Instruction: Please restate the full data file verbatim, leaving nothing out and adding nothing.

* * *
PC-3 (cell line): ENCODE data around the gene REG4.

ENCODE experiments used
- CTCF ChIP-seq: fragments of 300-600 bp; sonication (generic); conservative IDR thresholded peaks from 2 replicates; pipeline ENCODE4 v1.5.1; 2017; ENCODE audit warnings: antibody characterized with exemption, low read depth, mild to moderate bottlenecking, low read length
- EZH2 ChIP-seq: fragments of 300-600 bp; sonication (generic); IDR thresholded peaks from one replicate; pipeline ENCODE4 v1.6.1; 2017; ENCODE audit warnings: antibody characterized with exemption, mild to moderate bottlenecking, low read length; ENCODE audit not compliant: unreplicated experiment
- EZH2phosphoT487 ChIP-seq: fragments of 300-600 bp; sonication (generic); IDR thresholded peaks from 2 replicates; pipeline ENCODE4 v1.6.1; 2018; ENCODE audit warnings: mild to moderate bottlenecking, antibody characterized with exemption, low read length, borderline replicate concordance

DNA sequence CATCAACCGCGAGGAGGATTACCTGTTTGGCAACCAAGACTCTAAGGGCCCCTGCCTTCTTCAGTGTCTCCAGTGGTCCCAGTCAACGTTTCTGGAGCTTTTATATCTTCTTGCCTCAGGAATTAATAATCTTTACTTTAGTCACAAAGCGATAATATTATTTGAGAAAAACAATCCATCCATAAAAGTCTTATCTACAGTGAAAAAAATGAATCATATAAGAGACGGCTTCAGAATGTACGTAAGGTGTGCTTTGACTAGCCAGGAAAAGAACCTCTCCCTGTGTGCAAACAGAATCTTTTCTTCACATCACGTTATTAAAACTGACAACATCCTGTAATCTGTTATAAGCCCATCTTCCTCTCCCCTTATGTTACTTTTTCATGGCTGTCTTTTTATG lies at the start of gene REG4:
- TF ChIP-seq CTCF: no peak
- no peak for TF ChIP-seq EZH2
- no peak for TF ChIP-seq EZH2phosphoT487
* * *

PC-3 (cell line): ENCODE data around the gene REG4.

ENCODE experiments used
- CTCF ChIP-seq: fragments of 300-600 bp; sonication (generic); conservative IDR thresholded peaks from 2 replicates; pipeline ENCODE4 v1.5.1; 2017; ENCODE audit warnings: antibody characterized with exemption, low read depth, mild to moderate bottlenecking, low read length
- EZH2 ChIP-seq: fragments of 300-600 bp; sonication (generic); IDR thresholded peaks from one replicate; pipeline ENCODE4 v1.6.1; 2017; ENCODE audit warnings: antibody characterized with exemption, mild to moderate bottlenecking, low read length; ENCODE audit not compliant: unreplicated experiment
- EZH2phosphoT487 ChIP-seq: fragments of 300-600 bp; sonication (generic); IDR thresholded peaks from 2 replicates; pipeline ENCODE4 v1.6.1; 2018; ENCODE audit warnings: mild to moderate bottlenecking, antibody characterized with exemption, low read length, borderline replicate concordance

DNA sequence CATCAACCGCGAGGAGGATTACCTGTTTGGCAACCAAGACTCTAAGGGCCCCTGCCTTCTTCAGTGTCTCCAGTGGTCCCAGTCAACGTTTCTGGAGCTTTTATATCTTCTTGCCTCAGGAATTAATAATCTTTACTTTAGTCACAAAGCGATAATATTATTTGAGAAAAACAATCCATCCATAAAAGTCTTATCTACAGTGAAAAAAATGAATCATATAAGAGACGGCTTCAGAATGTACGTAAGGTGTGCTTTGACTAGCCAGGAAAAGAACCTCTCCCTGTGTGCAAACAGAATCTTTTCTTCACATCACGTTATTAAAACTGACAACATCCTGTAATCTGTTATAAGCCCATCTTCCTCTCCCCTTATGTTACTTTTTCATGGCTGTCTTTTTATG lies at the start of gene REG4:
- TF ChIP-seq CTCF: no peak
- no peak for TF ChIP-seq EZH2
- no peak for TF ChIP-seq EZH2phosphoT487